Your data knows you better than you know yourself

The stories that data tells us are mundane. Big data does not show us the lone genius who built a company to revolutionize communication, nor the crazy inventor who made a breakthrough in renewable energy, nor the dedicated violinist whose musical gift is a delight to millions. In fact, data is almost entirely antithetic to Malcolm Gladwell’s outliers. Data shows us medians, trends and averages: a graph of the everyman.

OkCupid cofounder Christian Rudder’s Dataclysm is a cool behind-the-scenes look at what he learned from the massive amounts of user-generated data on his relationship-as-a-service platform. I was familiar with most of the notions presented in the book (the Internet’s explosive reaction to Obama’s election; that a woman’s optimal age is 22, etc.), save for some of the studies on language used by men as compared to women, but the intrinsically interesting subject matter helped the foundational data science concepts to sink in. Rudder also added to the conversation the translation of data into beautiful visualizations reminiscent of (and credited for inspiration to) Edward Tufte.

The question I’m left with after flying through the book (Rudder is an excellent writer), is the one I’m always left asking: can data analysis ever be fair and inclusive? I appreciated Rudder’s sensitivity to the inherent bias that comes with choosing which datasets to study, and with the interpretation that comes with any analysis. Yet he doesn’t offer a solution, and his methods don’t hint at one. Since analysis is just starting on the quintillions of data that have been generated to date, maybe this is something we’ll see when the practice is more mature. Already I’m more hopeful with examples like Google’s Constitute service, which compiles every constitution ever written to allow newly sovereign states to learn from history what worked and what didn’t. The mission of such a service is inclusion-based, even if the practice, itself, may not be.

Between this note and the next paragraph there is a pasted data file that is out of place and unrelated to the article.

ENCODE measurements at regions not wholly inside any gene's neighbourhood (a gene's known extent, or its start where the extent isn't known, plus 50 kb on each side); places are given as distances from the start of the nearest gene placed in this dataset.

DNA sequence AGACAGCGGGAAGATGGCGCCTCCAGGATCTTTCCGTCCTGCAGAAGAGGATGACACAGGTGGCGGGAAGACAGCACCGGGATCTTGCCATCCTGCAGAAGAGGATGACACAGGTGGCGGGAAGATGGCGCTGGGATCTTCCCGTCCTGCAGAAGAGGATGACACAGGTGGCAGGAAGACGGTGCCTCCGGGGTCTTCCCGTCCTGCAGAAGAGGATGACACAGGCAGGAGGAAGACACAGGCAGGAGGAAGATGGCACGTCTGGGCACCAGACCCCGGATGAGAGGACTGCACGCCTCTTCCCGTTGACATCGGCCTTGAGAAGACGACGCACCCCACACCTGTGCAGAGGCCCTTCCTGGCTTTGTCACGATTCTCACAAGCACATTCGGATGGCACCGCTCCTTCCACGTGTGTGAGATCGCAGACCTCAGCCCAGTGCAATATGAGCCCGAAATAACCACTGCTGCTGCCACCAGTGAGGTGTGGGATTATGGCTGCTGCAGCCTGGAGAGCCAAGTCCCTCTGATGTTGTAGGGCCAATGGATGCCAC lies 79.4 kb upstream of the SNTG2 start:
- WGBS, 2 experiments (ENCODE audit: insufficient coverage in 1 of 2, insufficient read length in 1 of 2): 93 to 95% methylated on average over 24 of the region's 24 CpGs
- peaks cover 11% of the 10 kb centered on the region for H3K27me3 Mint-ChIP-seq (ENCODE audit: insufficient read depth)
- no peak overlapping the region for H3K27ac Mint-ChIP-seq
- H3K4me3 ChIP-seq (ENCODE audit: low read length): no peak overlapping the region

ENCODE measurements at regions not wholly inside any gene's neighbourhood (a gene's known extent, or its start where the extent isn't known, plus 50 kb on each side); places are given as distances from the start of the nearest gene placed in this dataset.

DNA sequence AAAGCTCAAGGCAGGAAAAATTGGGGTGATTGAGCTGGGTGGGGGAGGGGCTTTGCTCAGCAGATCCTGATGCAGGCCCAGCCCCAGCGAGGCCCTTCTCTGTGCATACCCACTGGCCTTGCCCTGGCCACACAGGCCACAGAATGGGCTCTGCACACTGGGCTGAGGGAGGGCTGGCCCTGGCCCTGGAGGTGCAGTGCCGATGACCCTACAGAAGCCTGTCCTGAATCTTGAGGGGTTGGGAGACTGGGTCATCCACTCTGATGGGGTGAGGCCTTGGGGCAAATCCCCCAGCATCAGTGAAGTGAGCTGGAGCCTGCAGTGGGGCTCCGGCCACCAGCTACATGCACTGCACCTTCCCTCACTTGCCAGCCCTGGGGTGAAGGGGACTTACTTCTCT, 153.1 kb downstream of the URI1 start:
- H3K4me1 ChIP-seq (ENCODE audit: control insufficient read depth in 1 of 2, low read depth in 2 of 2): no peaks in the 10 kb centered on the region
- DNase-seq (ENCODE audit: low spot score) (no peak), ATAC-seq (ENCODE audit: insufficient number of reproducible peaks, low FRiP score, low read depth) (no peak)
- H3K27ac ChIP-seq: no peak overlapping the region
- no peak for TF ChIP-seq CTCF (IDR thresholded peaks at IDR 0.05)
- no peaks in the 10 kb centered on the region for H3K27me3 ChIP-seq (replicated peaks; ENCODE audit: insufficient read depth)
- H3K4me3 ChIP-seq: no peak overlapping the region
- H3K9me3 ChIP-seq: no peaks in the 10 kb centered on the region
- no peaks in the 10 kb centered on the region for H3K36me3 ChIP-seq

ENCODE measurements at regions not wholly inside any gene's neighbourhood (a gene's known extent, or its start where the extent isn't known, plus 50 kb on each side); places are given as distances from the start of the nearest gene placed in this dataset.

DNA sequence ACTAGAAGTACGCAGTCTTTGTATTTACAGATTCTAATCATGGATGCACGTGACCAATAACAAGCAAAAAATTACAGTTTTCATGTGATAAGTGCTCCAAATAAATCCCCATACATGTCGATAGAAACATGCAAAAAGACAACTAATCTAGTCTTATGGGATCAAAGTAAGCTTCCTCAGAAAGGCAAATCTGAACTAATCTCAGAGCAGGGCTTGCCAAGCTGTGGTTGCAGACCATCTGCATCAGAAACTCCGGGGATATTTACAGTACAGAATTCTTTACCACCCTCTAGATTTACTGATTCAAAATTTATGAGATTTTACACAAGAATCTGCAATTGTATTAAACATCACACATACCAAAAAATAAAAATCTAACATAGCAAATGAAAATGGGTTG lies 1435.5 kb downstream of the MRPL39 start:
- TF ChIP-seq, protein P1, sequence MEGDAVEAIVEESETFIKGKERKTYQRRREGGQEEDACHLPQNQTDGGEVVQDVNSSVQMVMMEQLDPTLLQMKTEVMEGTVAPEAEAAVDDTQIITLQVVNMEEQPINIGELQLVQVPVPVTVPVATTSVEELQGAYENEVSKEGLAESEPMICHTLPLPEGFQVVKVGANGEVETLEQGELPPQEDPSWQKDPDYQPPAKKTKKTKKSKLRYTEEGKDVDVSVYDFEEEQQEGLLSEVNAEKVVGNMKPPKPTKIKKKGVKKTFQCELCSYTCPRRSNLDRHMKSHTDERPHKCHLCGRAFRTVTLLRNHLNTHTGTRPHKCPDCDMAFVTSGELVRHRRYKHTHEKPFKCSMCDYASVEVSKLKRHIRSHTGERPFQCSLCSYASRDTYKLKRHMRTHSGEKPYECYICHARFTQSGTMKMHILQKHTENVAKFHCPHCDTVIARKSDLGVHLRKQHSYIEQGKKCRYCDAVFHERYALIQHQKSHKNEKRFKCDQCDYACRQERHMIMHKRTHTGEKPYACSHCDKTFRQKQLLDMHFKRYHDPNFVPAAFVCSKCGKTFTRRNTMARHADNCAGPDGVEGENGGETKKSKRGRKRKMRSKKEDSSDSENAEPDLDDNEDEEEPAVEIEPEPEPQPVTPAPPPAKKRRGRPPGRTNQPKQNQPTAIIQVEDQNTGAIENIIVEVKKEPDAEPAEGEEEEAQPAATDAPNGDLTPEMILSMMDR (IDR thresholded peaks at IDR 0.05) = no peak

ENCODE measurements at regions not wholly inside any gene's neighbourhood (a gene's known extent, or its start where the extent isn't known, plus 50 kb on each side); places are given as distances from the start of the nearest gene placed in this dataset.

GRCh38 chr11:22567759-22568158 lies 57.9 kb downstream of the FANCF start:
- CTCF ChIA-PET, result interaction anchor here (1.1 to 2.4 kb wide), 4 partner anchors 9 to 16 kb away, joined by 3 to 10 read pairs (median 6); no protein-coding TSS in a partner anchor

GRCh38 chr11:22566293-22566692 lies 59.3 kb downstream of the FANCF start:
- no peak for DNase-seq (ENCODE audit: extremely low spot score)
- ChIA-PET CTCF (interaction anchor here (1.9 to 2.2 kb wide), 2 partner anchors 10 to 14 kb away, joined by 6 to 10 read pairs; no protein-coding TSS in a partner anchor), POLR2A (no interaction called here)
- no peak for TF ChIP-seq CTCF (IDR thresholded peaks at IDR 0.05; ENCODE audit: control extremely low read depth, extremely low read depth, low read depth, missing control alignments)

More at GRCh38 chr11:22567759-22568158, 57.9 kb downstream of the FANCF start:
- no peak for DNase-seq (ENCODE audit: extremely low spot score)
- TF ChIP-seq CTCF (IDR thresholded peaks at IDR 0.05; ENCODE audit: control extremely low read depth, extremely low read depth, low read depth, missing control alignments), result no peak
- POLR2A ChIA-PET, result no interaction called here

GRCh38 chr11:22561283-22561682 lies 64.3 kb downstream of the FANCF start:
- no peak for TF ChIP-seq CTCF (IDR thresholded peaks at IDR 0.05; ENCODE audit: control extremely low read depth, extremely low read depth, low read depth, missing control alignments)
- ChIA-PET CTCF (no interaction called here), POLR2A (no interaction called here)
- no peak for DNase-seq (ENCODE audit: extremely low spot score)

I’m also left wondering about the future of privacy. Although I’ve grown up mostly accustomed to sharing information about myself online, and haven’t felt much need to protect my digital privacy, the more I learn about the effectiveness with which corporations are able to use my personal data to their advantage, the more I wonder if I should care more about the choice to disclose:

“The fundamental question in any discussion of privacy is the trade-off—what you get for losing it. We make calculated trades all the time. Public figures sell their personal lives to advance their careers. Anyone who’s booked a hostel in Europe or bought a train ticket in India has had to decide if the private room is worth the extra money. And not to confuse the issue here, but many people, men and women, trade on privacy when they walk out the door in the evening, giving it away, via a hemline or a snug fit, for attention.”

Rudder’s most striking point is that because data collection is so pervasive and so accurate in painting individuals onto a graph, whether or not you choose to disclose may not matter going forward—they’d already know. Even now the terms for exchange of personal data are not transparent, nor is what’s being inferred from that data. The data you’re generating could be telling companies and governments things about you that you don’t even know about yourself. After all, as people, we don’t exactly excel at self-awareness. This makes me think of the Precrime unit in Minority Report. How honest are we ready to be with ourselves? 

“If employers begin to use algorithms to infer how intelligent you are or whether you use drugs, then your only choice will be to game the system—or… to “manage your brand”. To beat the machine, you must act like a machine. And that’s all assuming you can guess at what you’re supposed to do in the first place. Apparently, one of the strongest correlates to intelligence in the research was liking “curly fries.” Who could reverse-engineer that?”

On the lighter side of things, a quick data-driven pointer for those of us quickly losing broad appeal (turning >22 for women): emphasize your distinctiveness to continue enjoying targeted appeal. Unexpectedly, data confirms the old adage to just be yourself. You’re welcome.